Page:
Gragareth from Ireby

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Gragareth is a bit of a poor relation to the other peaks of the Yorkshire Dales. In fact, it's not even in the National Park – a bit like one of those odd members of a family who doesn't quite fit in. Yet it is one of the most visible, filling the skyline on the left when driving east towards Ingleton on the A65. Stealing the show just beyond is Ingleborough, clearly standing higher than Gragareth and drawing all the attention.

Gragareth does however, have the distinction of being the highest peak in Lancashire and some would walk it for that reason. Others would go there to fill in a gap when most of their map is old familiar ground. Others might go out of curiosity. Whatever the reason for walking here, stand by to be pleasantly surprised.

The route starts in Ireby Village. There isn't much parking, but there isn't much traffic either. A short section through fields is followed by a saunter up an ancient lane, steadily gaining height. After that is a short spell on tarmac, but traffic is non-existent and the views beguiling, showing bits of fell not normally seen from the road or other walks. At the end of the road, the route takes off up the fellside, but is never so steep as to cause distress, unless you decide to run up. You pass a strange set of cairns, including the Three Men of Gragareth, after which the angle eases.

Arrival at the trig point leads to the biggest surprise – the views. OK, so Gragareth doesn't look much from below, but it gives views from Heysham on the Lancashire coast, round through Morecambe Bay, the Lake District, the southern Howgills and the Western Dales, round to the scene stealer, Ingleborough. If it's windy, the top is a place where you won't linger; the wind comes howling in from the Irish Sea. On a still day though, you will probably spend some time discussing which peak is which.

The descent to Ireby includes what must be one of the longest fields in the country, at about 4km long. However, it's only 600 metres wide at its widest point, making navigation a doddle. The walk returns to Ireby Village by a good path.

So, Gragareth has a few surprises. Mainly untracked, with few visits by other walkers, it's what the Dales and Lakes must have been like before the charabanc started bussing in the masses. Peace and quiet, great views, what more could you want?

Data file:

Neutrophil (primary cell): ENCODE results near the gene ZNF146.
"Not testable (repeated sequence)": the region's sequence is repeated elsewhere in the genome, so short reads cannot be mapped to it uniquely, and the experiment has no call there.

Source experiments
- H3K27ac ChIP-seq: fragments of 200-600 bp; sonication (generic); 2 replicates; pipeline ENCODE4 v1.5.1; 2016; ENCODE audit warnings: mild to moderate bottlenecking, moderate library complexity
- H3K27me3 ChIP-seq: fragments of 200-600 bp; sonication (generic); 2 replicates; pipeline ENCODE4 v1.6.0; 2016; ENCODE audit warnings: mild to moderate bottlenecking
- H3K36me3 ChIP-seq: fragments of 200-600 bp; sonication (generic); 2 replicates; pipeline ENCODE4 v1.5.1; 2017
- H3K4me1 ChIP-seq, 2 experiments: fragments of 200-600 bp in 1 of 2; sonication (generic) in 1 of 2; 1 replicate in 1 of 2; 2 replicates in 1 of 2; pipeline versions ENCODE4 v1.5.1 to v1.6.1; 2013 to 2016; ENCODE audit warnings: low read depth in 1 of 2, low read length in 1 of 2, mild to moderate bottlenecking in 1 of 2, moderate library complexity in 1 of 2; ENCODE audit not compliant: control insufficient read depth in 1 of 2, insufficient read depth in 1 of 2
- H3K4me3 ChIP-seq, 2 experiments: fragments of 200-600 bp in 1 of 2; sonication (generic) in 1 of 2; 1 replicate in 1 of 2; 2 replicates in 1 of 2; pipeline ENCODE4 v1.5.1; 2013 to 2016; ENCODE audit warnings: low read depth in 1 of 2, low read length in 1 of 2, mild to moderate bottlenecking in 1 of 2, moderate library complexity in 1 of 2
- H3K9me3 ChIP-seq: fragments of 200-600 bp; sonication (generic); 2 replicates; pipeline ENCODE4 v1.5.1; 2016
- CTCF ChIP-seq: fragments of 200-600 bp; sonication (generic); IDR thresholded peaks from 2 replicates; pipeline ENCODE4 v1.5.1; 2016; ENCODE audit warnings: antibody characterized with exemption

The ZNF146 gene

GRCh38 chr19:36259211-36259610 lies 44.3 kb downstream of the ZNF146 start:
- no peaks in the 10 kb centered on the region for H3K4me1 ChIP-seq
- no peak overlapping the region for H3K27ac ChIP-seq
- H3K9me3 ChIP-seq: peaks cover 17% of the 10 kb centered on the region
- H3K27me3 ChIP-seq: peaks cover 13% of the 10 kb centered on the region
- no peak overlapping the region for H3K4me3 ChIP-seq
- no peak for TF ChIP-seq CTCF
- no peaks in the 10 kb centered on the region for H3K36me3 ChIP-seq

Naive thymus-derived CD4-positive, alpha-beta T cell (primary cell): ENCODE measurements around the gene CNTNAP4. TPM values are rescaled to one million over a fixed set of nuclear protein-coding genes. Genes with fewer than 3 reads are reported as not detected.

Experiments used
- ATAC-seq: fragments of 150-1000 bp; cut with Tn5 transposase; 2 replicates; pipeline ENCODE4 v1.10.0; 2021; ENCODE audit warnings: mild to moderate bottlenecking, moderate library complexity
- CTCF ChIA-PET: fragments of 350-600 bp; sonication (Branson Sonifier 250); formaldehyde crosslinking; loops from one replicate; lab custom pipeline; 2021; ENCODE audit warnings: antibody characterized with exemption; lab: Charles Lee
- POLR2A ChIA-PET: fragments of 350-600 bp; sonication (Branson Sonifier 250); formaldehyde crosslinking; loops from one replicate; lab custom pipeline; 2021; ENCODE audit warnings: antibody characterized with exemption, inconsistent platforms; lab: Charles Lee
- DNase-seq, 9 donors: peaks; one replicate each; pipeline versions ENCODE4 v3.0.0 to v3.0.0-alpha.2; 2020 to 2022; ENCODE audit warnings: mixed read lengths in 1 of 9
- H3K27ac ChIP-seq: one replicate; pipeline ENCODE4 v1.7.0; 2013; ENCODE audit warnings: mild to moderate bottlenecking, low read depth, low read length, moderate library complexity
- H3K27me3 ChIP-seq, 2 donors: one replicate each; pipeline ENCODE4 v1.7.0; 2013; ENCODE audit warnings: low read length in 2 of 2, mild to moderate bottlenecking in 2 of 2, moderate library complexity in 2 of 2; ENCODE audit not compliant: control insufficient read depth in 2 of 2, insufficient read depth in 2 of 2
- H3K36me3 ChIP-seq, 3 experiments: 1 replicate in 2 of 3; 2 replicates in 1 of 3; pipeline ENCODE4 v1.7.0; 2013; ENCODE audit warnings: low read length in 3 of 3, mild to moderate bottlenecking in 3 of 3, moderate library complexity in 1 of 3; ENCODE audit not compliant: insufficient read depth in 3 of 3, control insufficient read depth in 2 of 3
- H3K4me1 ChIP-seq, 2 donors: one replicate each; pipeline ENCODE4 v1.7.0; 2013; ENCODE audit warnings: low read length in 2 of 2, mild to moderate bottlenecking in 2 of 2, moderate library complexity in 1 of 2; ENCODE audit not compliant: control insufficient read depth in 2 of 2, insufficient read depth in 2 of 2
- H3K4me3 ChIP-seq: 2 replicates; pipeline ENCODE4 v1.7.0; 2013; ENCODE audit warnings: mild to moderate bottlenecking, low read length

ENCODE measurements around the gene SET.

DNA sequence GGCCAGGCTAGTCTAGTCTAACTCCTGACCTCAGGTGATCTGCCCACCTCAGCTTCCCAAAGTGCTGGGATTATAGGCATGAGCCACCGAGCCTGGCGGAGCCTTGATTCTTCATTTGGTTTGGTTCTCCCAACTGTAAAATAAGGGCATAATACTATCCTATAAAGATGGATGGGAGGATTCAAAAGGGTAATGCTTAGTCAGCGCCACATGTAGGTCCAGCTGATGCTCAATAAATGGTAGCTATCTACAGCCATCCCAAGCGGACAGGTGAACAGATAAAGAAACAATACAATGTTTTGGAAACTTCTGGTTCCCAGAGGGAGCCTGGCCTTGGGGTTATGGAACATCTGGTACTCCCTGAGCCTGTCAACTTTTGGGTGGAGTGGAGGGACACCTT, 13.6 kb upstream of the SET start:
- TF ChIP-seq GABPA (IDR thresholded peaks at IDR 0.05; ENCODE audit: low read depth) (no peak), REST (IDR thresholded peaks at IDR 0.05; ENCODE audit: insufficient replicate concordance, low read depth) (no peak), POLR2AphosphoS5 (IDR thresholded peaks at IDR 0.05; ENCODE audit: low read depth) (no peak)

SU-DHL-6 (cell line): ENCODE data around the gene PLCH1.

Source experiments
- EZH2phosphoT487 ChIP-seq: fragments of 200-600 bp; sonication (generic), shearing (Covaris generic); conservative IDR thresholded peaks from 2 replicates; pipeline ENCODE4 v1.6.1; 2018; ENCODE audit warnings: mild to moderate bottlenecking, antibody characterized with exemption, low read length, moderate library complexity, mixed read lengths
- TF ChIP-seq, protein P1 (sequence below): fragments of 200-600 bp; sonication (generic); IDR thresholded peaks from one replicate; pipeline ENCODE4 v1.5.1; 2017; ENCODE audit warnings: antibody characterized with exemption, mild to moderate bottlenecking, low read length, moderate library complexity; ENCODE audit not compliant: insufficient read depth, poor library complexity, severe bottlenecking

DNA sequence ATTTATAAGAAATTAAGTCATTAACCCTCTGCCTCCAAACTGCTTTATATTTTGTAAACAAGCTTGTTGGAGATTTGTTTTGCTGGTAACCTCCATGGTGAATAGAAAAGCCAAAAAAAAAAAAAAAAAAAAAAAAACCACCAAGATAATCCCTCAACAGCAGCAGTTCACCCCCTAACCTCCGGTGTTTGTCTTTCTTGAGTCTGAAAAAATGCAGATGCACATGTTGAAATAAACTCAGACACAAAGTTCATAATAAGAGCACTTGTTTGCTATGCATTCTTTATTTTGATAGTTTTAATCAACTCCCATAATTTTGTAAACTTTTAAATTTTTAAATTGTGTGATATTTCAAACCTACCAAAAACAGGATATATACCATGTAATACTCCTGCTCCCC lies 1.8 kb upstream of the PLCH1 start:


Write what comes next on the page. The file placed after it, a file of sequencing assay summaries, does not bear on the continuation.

England - North England - Lancashire - Pennines


Cafe, Church, Food Shop, Gift Shop, Great Views, Hills or Fells, Pub, Public Transport, Tea Shop, Toilets, Wildlife, Woodland
02/10/2016 - Robert Hughes

This is a really excellent walk which on a clear day gives outstanding near and distant views in all directions. The walk instructions were easy to follow on a clear day. Contrary to a previous comment the ladder stile at WM11 is back as described crossing the wall into Yorkshire. At WM12 the new gate that replaced the ramshackle one was tightly secured and so it need to be climbed over rather than opened. Close to WM13 I picked up a 'quad bike' track that was useful to follow as it avoided the worst of the boggy areas of the 4km field. Towards the end of that field I need to leave this track - just before a clear watercourse and aim more directly for WM14. At WM15 there is now just filed gate rather than a kissing gate. Hope this helps.

07/06/2013 - Philip Scott

I walked this on 020613 in gloriously sunny weather. I had no problem with the directions which were straight forward. The views of Ingleborough from the top are spectacular the coast can easily be seen and also the Lakeland fells can be viewed in the distance. Overall a good walk with excellent views.

22/04/2009 - Penny Pitty

Had a gloriously sunny day for this walk, having checked beforehand that the access land sections did not exclude dogs! One change to note - the ladder stile at Waymark 11 now crosses the wall ahead, not the one on the left as in the photo, so the diversion into Yorkshire doesn't happen. The 'ramshackle gate' has been replaced by a metal one, though by that point you are still on the Lancashire side any way.

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